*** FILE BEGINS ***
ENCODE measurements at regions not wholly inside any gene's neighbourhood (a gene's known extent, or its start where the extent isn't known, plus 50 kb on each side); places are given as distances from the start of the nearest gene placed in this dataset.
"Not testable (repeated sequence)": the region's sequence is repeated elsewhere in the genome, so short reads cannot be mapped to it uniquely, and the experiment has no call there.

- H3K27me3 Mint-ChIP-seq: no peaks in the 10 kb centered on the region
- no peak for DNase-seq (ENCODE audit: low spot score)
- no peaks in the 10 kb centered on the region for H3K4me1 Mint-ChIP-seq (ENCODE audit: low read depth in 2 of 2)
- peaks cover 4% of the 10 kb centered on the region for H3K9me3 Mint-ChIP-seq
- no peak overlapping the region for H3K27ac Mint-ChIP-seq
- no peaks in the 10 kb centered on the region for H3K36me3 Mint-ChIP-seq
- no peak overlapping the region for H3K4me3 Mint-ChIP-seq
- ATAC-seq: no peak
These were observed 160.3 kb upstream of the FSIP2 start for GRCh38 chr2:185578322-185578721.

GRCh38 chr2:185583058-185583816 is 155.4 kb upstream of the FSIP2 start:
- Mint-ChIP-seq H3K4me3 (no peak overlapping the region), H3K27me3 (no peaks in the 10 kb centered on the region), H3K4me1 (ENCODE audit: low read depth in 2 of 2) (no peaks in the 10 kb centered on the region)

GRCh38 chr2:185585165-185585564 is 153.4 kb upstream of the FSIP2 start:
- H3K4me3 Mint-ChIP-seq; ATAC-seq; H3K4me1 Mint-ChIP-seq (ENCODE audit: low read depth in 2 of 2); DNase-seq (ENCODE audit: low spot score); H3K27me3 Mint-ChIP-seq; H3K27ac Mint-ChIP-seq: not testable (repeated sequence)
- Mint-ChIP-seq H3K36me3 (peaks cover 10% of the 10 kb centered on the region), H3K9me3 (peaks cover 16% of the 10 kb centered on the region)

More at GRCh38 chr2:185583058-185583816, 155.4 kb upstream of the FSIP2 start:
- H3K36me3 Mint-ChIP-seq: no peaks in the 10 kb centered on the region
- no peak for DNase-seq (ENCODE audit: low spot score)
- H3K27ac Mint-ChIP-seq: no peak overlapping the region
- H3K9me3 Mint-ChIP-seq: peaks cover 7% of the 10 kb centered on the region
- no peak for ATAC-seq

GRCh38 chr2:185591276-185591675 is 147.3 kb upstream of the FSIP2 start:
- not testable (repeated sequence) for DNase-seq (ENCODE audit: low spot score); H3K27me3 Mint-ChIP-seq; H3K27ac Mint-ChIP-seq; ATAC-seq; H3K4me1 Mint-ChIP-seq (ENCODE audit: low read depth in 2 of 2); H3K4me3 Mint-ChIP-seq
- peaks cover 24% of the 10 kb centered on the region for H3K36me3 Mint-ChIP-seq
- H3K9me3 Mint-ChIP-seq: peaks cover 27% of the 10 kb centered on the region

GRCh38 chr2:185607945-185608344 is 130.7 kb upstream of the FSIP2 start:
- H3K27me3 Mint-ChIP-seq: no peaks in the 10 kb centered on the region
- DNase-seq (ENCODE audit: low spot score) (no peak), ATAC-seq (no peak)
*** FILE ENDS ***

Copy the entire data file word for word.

ENCODE measurements at regions not wholly inside any gene's neighbourhood (a gene's known extent, or its start where the extent isn't known, plus 50 kb on each side); places are given as distances from the start of the nearest gene placed in this dataset.
"Not testable (repeated sequence)": the region's sequence is repeated elsewhere in the genome, so short reads cannot be mapped to it uniquely, and the experiment has no call there.

- H3K27me3 Mint-ChIP-seq: no peaks in the 10 kb centered on the region
- no peak for DNase-seq (ENCODE audit: low spot score)
- no peaks in the 10 kb centered on the region for H3K4me1 Mint-ChIP-seq (ENCODE audit: low read depth in 2 of 2)
- peaks cover 4% of the 10 kb centered on the region for H3K9me3 Mint-ChIP-seq
- no peak overlapping the region for H3K27ac Mint-ChIP-seq
- no peaks in the 10 kb centered on the region for H3K36me3 Mint-ChIP-seq
- no peak overlapping the region for H3K4me3 Mint-ChIP-seq
- ATAC-seq: no peak
These were observed 160.3 kb upstream of the FSIP2 start for GRCh38 chr2:185578322-185578721.

GRCh38 chr2:185583058-185583816 is 155.4 kb upstream of the FSIP2 start:
- Mint-ChIP-seq H3K4me3 (no peak overlapping the region), H3K27me3 (no peaks in the 10 kb centered on the region), H3K4me1 (ENCODE audit: low read depth in 2 of 2) (no peaks in the 10 kb centered on the region)

GRCh38 chr2:185585165-185585564 is 153.4 kb upstream of the FSIP2 start:
- H3K4me3 Mint-ChIP-seq; ATAC-seq; H3K4me1 Mint-ChIP-seq (ENCODE audit: low read depth in 2 of 2); DNase-seq (ENCODE audit: low spot score); H3K27me3 Mint-ChIP-seq; H3K27ac Mint-ChIP-seq: not testable (repeated sequence)
- Mint-ChIP-seq H3K36me3 (peaks cover 10% of the 10 kb centered on the region), H3K9me3 (peaks cover 16% of the 10 kb centered on the region)

More at GRCh38 chr2:185583058-185583816, 155.4 kb upstream of the FSIP2 start:
- H3K36me3 Mint-ChIP-seq: no peaks in the 10 kb centered on the region
- no peak for DNase-seq (ENCODE audit: low spot score)
- H3K27ac Mint-ChIP-seq: no peak overlapping the region
- H3K9me3 Mint-ChIP-seq: peaks cover 7% of the 10 kb centered on the region
- no peak for ATAC-seq

GRCh38 chr2:185591276-185591675 is 147.3 kb upstream of the FSIP2 start:
- not testable (repeated sequence) for DNase-seq (ENCODE audit: low spot score); H3K27me3 Mint-ChIP-seq; H3K27ac Mint-ChIP-seq; ATAC-seq; H3K4me1 Mint-ChIP-seq (ENCODE audit: low read depth in 2 of 2); H3K4me3 Mint-ChIP-seq
- peaks cover 24% of the 10 kb centered on the region for H3K36me3 Mint-ChIP-seq
- H3K9me3 Mint-ChIP-seq: peaks cover 27% of the 10 kb centered on the region

GRCh38 chr2:185607945-185608344 is 130.7 kb upstream of the FSIP2 start:
- H3K27me3 Mint-ChIP-seq: no peaks in the 10 kb centered on the region
- DNase-seq (ENCODE audit: low spot score) (no peak), ATAC-seq (no peak)